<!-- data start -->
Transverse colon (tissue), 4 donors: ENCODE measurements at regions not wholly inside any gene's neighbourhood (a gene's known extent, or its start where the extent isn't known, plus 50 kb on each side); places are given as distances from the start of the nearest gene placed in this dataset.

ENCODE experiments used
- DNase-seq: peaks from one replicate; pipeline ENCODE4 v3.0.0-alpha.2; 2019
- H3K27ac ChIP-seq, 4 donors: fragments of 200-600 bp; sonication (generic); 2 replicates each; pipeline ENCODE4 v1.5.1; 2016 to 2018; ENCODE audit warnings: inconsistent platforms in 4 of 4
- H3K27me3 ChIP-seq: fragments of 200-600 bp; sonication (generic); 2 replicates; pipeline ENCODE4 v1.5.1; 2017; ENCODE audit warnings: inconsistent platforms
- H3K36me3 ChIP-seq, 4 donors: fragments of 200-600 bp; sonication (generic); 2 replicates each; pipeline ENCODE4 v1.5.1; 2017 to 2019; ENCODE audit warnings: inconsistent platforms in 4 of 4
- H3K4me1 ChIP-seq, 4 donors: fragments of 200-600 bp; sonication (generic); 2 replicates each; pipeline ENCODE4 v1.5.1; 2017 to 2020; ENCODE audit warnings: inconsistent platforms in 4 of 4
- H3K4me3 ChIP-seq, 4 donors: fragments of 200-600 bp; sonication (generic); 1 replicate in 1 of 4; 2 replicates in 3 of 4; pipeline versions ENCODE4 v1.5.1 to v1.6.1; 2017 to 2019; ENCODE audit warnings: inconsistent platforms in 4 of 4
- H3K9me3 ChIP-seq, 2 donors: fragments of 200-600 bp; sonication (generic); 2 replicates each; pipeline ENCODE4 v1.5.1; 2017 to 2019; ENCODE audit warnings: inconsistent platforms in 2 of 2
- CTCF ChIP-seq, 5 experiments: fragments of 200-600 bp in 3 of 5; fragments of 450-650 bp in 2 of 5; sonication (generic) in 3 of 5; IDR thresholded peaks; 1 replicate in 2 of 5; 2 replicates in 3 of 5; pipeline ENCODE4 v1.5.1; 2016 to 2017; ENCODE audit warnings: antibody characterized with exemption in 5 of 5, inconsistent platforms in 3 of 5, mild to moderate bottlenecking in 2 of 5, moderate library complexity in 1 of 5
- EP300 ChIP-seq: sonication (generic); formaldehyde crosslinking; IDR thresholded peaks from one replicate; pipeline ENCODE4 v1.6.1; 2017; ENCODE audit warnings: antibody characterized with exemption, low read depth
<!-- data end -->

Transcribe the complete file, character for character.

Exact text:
Transverse colon (tissue), 4 donors: ENCODE measurements at regions not wholly inside any gene's neighbourhood (a gene's known extent, or its start where the extent isn't known, plus 50 kb on each side); places are given as distances from the start of the nearest gene placed in this dataset.

ENCODE experiments used
- DNase-seq: peaks from one replicate; pipeline ENCODE4 v3.0.0-alpha.2; 2019
- H3K27ac ChIP-seq, 4 donors: fragments of 200-600 bp; sonication (generic); 2 replicates each; pipeline ENCODE4 v1.5.1; 2016 to 2018; ENCODE audit warnings: inconsistent platforms in 4 of 4
- H3K27me3 ChIP-seq: fragments of 200-600 bp; sonication (generic); 2 replicates; pipeline ENCODE4 v1.5.1; 2017; ENCODE audit warnings: inconsistent platforms
- H3K36me3 ChIP-seq, 4 donors: fragments of 200-600 bp; sonication (generic); 2 replicates each; pipeline ENCODE4 v1.5.1; 2017 to 2019; ENCODE audit warnings: inconsistent platforms in 4 of 4
- H3K4me1 ChIP-seq, 4 donors: fragments of 200-600 bp; sonication (generic); 2 replicates each; pipeline ENCODE4 v1.5.1; 2017 to 2020; ENCODE audit warnings: inconsistent platforms in 4 of 4
- H3K4me3 ChIP-seq, 4 donors: fragments of 200-600 bp; sonication (generic); 1 replicate in 1 of 4; 2 replicates in 3 of 4; pipeline versions ENCODE4 v1.5.1 to v1.6.1; 2017 to 2019; ENCODE audit warnings: inconsistent platforms in 4 of 4
- H3K9me3 ChIP-seq, 2 donors: fragments of 200-600 bp; sonication (generic); 2 replicates each; pipeline ENCODE4 v1.5.1; 2017 to 2019; ENCODE audit warnings: inconsistent platforms in 2 of 2
- CTCF ChIP-seq, 5 experiments: fragments of 200-600 bp in 3 of 5; fragments of 450-650 bp in 2 of 5; sonication (generic) in 3 of 5; IDR thresholded peaks; 1 replicate in 2 of 5; 2 replicates in 3 of 5; pipeline ENCODE4 v1.5.1; 2016 to 2017; ENCODE audit warnings: antibody characterized with exemption in 5 of 5, inconsistent platforms in 3 of 5, mild to moderate bottlenecking in 2 of 5, moderate library complexity in 1 of 5
- EP300 ChIP-seq: sonication (generic); formaldehyde crosslinking; IDR thresholded peaks from one replicate; pipeline ENCODE4 v1.6.1; 2017; ENCODE audit warnings: antibody characterized with exemption, low read depth